If you are looking to catch Walleye trophy fish what is the best thing to do or not to do?
Let me say first that, Walleye fishing is what you make of it and only experienced anglers understand that it is often a game of chances, and when these fish shut down there is no way to turn that frown upside down.
Now, the key word to focus on here is catch, and in order to catch you need bait and for the wily but aggressive walleye it won’t be just any ordinary bait.
But before we get into feeding this toothy critter, let us dwell on the nature of your prey for a moment. Walleye grow from a fertilized egg to 1 ½ to 2 inches by late spring and to 4 to 6 inches by autumn. They start out with plankton and quickly change to small aquatic insects and then to minnows.
Once they achieve six to eight inches in length, in order to maintain their size their diet will be mostly minnows. Unfortunately for the walleye this becomes their downfall.
In order to maintain their size and still grow they must eat almost on a continuous basis and they must do this throughout their life because they never stop growing. I think that of all the factors to consider in a successful strike, water temperature would rank high on the list.
In fact it has been found that the feeding frenzy peaks for walleye when the water temperature hits 64 degrees F and that water temperature has a lot to do with locating this elusive prey.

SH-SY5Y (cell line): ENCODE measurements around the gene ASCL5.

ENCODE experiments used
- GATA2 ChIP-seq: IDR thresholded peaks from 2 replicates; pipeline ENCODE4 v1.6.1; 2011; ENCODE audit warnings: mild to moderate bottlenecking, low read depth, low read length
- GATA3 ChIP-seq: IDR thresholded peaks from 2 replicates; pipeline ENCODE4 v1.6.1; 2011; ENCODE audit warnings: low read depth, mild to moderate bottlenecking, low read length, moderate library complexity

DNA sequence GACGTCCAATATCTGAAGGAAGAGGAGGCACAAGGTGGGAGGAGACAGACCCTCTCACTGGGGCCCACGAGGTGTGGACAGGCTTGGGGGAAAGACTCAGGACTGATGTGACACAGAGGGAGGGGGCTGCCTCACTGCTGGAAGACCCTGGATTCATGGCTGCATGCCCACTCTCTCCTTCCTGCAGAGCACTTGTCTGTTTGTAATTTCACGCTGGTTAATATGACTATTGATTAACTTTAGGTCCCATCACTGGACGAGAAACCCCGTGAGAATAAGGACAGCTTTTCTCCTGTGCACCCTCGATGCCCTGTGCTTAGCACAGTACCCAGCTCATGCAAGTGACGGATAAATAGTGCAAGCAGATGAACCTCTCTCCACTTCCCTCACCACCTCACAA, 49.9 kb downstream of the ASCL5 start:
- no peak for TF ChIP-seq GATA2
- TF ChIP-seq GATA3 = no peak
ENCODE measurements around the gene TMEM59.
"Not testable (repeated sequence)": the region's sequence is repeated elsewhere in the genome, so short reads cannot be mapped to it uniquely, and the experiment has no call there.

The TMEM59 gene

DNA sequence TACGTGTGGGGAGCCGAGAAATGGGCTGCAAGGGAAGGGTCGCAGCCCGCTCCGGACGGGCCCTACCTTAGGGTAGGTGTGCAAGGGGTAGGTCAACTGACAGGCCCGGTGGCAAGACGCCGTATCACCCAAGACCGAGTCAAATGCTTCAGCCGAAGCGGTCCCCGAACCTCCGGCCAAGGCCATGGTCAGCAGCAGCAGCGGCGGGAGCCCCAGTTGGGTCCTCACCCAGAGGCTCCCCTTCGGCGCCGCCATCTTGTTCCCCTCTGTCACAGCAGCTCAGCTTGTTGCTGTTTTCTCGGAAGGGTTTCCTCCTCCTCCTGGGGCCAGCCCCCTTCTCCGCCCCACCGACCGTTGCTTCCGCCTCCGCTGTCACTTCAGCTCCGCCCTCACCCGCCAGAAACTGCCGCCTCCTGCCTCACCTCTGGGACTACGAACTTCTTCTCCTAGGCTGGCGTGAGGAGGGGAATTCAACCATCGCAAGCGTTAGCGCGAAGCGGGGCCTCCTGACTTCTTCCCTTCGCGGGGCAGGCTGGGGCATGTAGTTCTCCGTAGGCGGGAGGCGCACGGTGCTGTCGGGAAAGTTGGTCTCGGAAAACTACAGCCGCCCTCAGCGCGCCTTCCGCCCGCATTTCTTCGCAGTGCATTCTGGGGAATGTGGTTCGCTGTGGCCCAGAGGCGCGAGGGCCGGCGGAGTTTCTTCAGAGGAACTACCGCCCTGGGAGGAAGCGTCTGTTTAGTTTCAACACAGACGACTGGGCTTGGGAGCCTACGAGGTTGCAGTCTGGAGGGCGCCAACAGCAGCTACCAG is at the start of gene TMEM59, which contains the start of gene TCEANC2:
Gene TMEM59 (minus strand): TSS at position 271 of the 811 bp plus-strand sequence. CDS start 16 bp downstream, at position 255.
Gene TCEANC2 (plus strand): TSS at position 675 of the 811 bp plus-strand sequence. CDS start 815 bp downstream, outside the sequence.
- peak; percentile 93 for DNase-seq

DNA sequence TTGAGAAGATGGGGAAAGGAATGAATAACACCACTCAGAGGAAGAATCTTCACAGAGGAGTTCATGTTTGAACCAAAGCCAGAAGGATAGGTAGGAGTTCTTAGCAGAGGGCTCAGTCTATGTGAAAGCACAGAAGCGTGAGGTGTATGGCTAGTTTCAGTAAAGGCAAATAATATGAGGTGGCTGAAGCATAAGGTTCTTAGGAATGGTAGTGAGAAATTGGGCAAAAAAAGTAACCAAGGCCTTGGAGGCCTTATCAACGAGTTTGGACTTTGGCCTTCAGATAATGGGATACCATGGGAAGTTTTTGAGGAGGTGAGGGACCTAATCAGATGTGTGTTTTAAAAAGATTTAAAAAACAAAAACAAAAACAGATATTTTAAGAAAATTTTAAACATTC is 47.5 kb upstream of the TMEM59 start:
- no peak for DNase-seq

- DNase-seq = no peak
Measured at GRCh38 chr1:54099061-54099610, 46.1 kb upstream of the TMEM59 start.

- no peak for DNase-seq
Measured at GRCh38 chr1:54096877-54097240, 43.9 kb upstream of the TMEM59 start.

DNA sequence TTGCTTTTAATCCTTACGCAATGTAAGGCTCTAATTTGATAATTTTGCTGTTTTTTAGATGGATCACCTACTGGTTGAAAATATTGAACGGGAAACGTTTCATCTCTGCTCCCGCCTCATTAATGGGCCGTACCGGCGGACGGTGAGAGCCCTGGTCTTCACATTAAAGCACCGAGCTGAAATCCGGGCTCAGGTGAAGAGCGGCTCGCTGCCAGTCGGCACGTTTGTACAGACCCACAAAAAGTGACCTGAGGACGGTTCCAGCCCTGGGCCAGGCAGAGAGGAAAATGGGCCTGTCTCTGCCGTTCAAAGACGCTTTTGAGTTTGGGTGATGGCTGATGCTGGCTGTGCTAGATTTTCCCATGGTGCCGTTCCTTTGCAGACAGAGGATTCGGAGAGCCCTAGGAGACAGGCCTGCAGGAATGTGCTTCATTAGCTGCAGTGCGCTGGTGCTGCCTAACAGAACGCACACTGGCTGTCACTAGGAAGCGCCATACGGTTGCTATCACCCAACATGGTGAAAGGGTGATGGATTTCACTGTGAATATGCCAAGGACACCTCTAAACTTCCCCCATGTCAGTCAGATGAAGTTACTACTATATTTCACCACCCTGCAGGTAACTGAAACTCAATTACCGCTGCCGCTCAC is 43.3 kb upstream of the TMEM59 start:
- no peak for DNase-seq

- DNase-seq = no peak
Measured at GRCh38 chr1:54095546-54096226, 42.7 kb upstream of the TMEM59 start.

So, you will want to look for Walleyes in the spring to gather and spawn in gravelly or sandy bays with winds that stir up wavelets. This action is necessary to expose areas to lay the eggs, keep the eggs aerated and prevent them from being silted over. This is of course for ideal conditions for spawning. You will also find them off shoreline bars or in open water gravel flats.
Reservoir walleyes spawn over a three-week period, primarily after dark, in water depths of 3 to 12 feet. However, they are highly adaptable and if necessary you can find them in waters 36 feet deep. Again, water temperature is important because spawning will occur when the water temp rises to 48° and during this time and up to 10 days later the females rarely bite. Now, the good thing is that after the spawning, they go on a month long feeding pig out.
At this time you will find them in 15 ft. of water or less because the low angle of the sun allows them to stay in the shallows. After all is said and done the biggest drawback of spring walleye fishing is inconsistent weather.
In summer, walleyes frequent sand bars and points mostly at night, feeding on crayfish and minnows. Now as waters warm throughout the season, walleyes move further and deeper into the cooler, darker waters. While moving to these depths they are often attracted to structure, such as islands, underwater land forms, or deep weed beds. You will find that you will have to work really hard to have any success at this time of year. The reason being is simply that bait fish are plentiful and larger than what you’re offering.